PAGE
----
How Does Houghton Unveil a New Collection? With a Big Reveal of Female Reality

by Ashley Baker

For Katharine Polk, the traditional runway show is a thing of the past. To reveal her Fall/Winter ’17 collection, the Houghton designer tapped nine of her friends to muse on their daily struggles in a revealing 15-minute documentary film, “The Houghton Girl.” Directed by Whooden, it features Morgan Kibby, Jenné Lombardo, Chloe Norgaard, Lisa Salzer, and others, sporting looks from Houghton’s new collection and demystifying topics such as depression, medication, body image, bullying, plastic surgery, and eating disorders. Polk explains.

Katharine, how did the film come together?
On August 1, Harper’s Bazaar published a piece I wrote about my struggle with eating disorders. There was an overwhelming response, and it put me in a place to think about what I wanted to do moving forward. I had already taken a step back from runway shows, and I had been pretty uninspired by the traditional presentation. After the article came out, I decided in an instant to do a film in which women told their raw, true stories. The only way to do it was to enlist my girlfriends. I reached out to them and sent them a link to the article and threw out some ideas on the page, and they immediately responded.

_tj_8434-copy _tj_8970-copy

Who are some of the project’s participants?
I have really deep relationships with all of them: I’ve known Lisa Salzer the longest, way back when I was a stylist and a fashion editor, pulling jewelry from her showroom. We’ve stayed really close, and done collaborations. I met Jenné when she was still heading up MADE and approving every single designer herself. I applied in March 2012, right after I first launched Houghton, and I finally got a meeting with her and she instantly embraced me. She’s mentored me over the years, and I have tremendous respect for her. I’ve been friends with Chloe [Norgaard] for a long time, and she’s opened some shows for me. She’s always spoken to me, and I thought it was important to have a model in this, and there was no doubt that it would be her. She speaks to a whole different part of the fashion industry.The DogPound girls have been so instrumental in me becoming healthy mentally and physically.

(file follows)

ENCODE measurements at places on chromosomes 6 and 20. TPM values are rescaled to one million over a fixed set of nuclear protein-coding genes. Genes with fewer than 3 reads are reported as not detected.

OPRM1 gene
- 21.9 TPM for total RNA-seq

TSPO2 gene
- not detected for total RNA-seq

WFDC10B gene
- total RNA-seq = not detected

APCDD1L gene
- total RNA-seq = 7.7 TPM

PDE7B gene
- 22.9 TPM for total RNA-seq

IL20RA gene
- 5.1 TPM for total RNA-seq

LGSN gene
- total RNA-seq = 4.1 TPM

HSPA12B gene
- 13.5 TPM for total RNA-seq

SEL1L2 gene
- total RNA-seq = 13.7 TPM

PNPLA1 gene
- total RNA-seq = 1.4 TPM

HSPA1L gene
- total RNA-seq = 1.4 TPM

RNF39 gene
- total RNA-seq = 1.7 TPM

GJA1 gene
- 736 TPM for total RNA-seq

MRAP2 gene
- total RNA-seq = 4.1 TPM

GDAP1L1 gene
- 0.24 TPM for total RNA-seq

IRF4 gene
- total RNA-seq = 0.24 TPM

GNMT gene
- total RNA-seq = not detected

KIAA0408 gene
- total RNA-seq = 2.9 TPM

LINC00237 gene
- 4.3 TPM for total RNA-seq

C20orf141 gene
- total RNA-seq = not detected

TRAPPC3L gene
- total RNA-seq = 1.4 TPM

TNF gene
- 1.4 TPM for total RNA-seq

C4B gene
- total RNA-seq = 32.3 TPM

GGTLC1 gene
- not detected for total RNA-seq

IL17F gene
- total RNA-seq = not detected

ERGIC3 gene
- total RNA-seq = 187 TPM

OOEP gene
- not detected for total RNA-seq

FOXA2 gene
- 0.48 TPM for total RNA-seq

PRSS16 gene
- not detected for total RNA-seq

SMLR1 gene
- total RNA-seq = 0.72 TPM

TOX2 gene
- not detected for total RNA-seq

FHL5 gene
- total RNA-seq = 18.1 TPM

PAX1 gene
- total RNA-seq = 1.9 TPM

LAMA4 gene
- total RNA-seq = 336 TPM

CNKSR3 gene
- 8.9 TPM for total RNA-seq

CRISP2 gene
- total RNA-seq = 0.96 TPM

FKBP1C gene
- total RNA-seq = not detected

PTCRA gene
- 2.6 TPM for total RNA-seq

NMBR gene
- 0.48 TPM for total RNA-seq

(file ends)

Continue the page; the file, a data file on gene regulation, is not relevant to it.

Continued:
We’ve been hearing so much about this DogPound—what’s the story?
I was recommended to the gym by a girlfriend, Chloe’s agent. I’ve worked out all my life, but I’ve never been a fan of going to gyms. I was looking to do something different. I was connected with Kirk [Myers], the founder, and I unloaded my story to him. I wanted live a healthy lifestyle, without having my body dictate my life. The DogPound focuses on one-on-one training, so you get very personalized attention. You do an exercise for one or two minutes, then you change, every time. It’s a combination of core and weights and cardio. The DogPound has the most wonderful group of trainers I’ve ever met. The commitment from them is like no other. You feel like part of the family when you’re there.
What’s the concept of the film?
It’s about pulling back the curtain. Whether it’s Instagram or a picture in a magazine, we’ve become so used to seeing beautiful women with successful careers. I want to show that these people have real problems, and that we all struggle, every day. With social media, there’s an idea that your perceived life is almost more important than the real life you’re leading. I wanted to debunk that.
Was the collection influenced by these women?
Absolutely. I worked with every girl to design custom looks for her. We basically had therapy sessions and ransacked the Houghton archive. I co-designed new pieces for the Fall ’17 collection with them, and developed all new, really special fabrics. I had a starting point of the palette and pastel sequins, and combined those with their favorite looks.
How has the success of this influenced what you want to do next season?
The response has been incredible—we had to move to a bigger venue a week before the show because we had so many RSVPs. First, I didn’t know how people would take it, because the film did point the finger to the factors that have contributed to this unattainable body image. But as I said in the film, from here on out, I only want to create things that are meaningful. I’m definitely not going to send models down the runway anymore.

You may also like

Leave a Comment